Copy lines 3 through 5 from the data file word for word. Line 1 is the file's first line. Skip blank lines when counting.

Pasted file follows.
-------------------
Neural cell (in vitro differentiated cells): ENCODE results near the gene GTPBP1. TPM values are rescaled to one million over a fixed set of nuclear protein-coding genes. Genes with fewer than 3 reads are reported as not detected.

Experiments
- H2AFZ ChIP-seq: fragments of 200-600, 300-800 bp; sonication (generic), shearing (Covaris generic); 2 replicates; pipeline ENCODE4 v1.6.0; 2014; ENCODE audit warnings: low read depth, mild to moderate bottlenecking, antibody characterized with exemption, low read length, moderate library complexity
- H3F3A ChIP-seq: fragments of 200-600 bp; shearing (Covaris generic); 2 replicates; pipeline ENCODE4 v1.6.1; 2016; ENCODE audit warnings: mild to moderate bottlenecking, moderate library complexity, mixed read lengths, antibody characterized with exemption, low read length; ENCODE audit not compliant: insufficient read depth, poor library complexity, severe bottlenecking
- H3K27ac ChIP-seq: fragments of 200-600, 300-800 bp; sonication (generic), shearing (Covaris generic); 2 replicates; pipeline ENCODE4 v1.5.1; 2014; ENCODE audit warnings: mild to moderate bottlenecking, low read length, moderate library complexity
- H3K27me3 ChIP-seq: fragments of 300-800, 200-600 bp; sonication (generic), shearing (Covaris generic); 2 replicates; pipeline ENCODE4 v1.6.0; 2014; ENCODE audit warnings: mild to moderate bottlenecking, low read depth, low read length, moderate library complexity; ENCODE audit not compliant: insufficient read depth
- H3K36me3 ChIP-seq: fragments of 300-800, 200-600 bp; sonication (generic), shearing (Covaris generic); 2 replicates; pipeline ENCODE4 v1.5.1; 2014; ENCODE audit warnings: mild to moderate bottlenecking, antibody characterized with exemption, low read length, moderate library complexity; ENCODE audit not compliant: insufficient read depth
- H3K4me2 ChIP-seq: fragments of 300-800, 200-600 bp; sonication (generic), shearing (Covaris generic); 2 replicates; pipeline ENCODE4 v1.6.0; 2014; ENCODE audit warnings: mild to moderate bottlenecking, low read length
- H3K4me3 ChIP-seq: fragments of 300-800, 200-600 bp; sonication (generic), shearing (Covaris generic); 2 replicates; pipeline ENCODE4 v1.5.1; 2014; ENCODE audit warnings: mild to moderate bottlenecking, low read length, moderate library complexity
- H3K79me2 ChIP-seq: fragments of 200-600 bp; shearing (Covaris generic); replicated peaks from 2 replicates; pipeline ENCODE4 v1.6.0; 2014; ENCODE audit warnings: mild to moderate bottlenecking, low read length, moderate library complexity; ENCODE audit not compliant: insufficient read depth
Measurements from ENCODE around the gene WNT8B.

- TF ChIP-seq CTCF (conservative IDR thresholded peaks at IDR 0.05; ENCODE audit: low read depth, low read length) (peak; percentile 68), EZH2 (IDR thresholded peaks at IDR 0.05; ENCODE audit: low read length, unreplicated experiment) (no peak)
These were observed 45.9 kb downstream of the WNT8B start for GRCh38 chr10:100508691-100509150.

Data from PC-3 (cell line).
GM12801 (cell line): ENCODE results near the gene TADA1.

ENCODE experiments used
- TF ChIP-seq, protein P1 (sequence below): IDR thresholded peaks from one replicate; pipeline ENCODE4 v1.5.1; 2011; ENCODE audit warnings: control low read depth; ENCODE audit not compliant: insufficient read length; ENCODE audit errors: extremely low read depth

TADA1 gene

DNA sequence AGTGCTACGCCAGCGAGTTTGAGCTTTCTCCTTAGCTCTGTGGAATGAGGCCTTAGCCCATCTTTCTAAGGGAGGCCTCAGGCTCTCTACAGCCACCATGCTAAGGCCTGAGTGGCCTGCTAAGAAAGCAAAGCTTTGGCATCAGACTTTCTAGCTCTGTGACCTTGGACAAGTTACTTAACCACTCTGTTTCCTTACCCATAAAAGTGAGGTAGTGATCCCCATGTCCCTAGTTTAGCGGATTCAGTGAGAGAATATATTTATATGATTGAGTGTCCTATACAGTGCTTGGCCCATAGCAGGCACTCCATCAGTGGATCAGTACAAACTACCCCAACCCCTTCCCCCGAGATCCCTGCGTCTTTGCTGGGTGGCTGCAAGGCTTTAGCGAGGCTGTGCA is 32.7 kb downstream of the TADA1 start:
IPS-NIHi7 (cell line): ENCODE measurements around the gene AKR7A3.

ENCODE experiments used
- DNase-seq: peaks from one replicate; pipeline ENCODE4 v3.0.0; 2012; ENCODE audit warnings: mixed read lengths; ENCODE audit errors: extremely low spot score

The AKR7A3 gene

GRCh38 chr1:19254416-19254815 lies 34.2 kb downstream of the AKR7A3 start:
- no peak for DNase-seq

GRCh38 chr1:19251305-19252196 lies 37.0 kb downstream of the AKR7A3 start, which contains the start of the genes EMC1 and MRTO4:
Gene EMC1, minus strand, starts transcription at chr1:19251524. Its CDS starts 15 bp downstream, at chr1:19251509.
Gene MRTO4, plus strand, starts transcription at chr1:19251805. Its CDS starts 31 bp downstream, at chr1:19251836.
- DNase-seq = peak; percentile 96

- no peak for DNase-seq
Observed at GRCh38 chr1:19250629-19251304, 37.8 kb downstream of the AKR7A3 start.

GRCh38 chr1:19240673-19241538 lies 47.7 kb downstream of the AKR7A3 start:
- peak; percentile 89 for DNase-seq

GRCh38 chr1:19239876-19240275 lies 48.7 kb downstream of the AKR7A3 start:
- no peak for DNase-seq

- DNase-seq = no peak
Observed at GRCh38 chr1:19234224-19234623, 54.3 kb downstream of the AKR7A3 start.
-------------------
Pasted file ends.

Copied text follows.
- H2AFZ ChIP-seq: fragments of 200-600, 300-800 bp; sonication (generic), shearing (Covaris generic); 2 replicates; pipeline ENCODE4 v1.6.0; 2014; ENCODE audit warnings: low read depth, mild to moderate bottlenecking, antibody characterized with exemption, low read length, moderate library complexity
- H3F3A ChIP-seq: fragments of 200-600 bp; shearing (Covaris generic); 2 replicates; pipeline ENCODE4 v1.6.1; 2016; ENCODE audit warnings: mild to moderate bottlenecking, moderate library complexity, mixed read lengths, antibody characterized with exemption, low read length; ENCODE audit not compliant: insufficient read depth, poor library complexity, severe bottlenecking
- H3K27ac ChIP-seq: fragments of 200-600, 300-800 bp; sonication (generic), shearing (Covaris generic); 2 replicates; pipeline ENCODE4 v1.5.1; 2014; ENCODE audit warnings: mild to moderate bottlenecking, low read length, moderate library complexity